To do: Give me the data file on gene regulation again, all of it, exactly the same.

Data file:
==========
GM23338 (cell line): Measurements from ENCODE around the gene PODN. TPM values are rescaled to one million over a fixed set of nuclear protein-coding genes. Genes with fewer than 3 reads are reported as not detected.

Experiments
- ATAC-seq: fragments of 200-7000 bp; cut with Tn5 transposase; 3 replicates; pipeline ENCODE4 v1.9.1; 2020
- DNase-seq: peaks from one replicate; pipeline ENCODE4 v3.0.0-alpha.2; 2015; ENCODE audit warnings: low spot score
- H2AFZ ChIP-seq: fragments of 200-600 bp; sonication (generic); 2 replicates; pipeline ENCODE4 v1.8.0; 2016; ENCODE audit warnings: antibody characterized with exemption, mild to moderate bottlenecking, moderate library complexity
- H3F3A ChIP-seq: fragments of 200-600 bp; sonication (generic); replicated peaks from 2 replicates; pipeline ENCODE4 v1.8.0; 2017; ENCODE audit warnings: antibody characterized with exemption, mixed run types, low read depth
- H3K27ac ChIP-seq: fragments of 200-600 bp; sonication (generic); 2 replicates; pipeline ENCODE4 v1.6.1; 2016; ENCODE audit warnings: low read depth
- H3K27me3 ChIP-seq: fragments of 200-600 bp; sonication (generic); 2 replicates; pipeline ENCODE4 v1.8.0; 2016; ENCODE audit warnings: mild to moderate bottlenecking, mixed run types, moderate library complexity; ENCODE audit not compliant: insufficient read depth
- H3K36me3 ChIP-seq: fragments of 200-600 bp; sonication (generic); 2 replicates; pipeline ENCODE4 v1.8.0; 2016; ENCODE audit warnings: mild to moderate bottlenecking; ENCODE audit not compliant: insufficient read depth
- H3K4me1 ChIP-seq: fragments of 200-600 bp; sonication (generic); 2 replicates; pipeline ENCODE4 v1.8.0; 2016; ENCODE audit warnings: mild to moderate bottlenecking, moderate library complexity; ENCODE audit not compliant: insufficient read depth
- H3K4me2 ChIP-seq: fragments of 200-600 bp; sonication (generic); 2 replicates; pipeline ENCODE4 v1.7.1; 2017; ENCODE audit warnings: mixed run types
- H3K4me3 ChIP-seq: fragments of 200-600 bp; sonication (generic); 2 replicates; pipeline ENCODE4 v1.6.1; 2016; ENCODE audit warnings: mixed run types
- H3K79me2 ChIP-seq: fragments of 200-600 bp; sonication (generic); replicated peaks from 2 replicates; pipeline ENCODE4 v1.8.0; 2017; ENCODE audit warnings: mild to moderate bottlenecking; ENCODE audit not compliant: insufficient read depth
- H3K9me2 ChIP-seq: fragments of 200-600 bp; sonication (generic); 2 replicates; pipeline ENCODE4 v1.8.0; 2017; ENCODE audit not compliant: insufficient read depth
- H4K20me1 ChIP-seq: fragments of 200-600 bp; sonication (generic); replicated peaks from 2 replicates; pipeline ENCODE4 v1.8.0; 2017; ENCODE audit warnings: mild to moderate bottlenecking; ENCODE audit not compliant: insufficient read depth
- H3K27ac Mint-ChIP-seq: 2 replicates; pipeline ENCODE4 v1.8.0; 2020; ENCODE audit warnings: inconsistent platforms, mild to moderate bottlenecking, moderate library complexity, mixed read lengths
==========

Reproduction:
GM23338 (cell line): Measurements from ENCODE around the gene PODN. TPM values are rescaled to one million over a fixed set of nuclear protein-coding genes. Genes with fewer than 3 reads are reported as not detected.

Experiments
- ATAC-seq: fragments of 200-7000 bp; cut with Tn5 transposase; 3 replicates; pipeline ENCODE4 v1.9.1; 2020
- DNase-seq: peaks from one replicate; pipeline ENCODE4 v3.0.0-alpha.2; 2015; ENCODE audit warnings: low spot score
- H2AFZ ChIP-seq: fragments of 200-600 bp; sonication (generic); 2 replicates; pipeline ENCODE4 v1.8.0; 2016; ENCODE audit warnings: antibody characterized with exemption, mild to moderate bottlenecking, moderate library complexity
- H3F3A ChIP-seq: fragments of 200-600 bp; sonication (generic); replicated peaks from 2 replicates; pipeline ENCODE4 v1.8.0; 2017; ENCODE audit warnings: antibody characterized with exemption, mixed run types, low read depth
- H3K27ac ChIP-seq: fragments of 200-600 bp; sonication (generic); 2 replicates; pipeline ENCODE4 v1.6.1; 2016; ENCODE audit warnings: low read depth
- H3K27me3 ChIP-seq: fragments of 200-600 bp; sonication (generic); 2 replicates; pipeline ENCODE4 v1.8.0; 2016; ENCODE audit warnings: mild to moderate bottlenecking, mixed run types, moderate library complexity; ENCODE audit not compliant: insufficient read depth
- H3K36me3 ChIP-seq: fragments of 200-600 bp; sonication (generic); 2 replicates; pipeline ENCODE4 v1.8.0; 2016; ENCODE audit warnings: mild to moderate bottlenecking; ENCODE audit not compliant: insufficient read depth
- H3K4me1 ChIP-seq: fragments of 200-600 bp; sonication (generic); 2 replicates; pipeline ENCODE4 v1.8.0; 2016; ENCODE audit warnings: mild to moderate bottlenecking, moderate library complexity; ENCODE audit not compliant: insufficient read depth
- H3K4me2 ChIP-seq: fragments of 200-600 bp; sonication (generic); 2 replicates; pipeline ENCODE4 v1.7.1; 2017; ENCODE audit warnings: mixed run types
- H3K4me3 ChIP-seq: fragments of 200-600 bp; sonication (generic); 2 replicates; pipeline ENCODE4 v1.6.1; 2016; ENCODE audit warnings: mixed run types
- H3K79me2 ChIP-seq: fragments of 200-600 bp; sonication (generic); replicated peaks from 2 replicates; pipeline ENCODE4 v1.8.0; 2017; ENCODE audit warnings: mild to moderate bottlenecking; ENCODE audit not compliant: insufficient read depth
- H3K9me2 ChIP-seq: fragments of 200-600 bp; sonication (generic); 2 replicates; pipeline ENCODE4 v1.8.0; 2017; ENCODE audit not compliant: insufficient read depth
- H4K20me1 ChIP-seq: fragments of 200-600 bp; sonication (generic); replicated peaks from 2 replicates; pipeline ENCODE4 v1.8.0; 2017; ENCODE audit warnings: mild to moderate bottlenecking; ENCODE audit not compliant: insufficient read depth
- H3K27ac Mint-ChIP-seq: 2 replicates; pipeline ENCODE4 v1.8.0; 2020; ENCODE audit warnings: inconsistent platforms, mild to moderate bottlenecking, moderate library complexity, mixed read lengths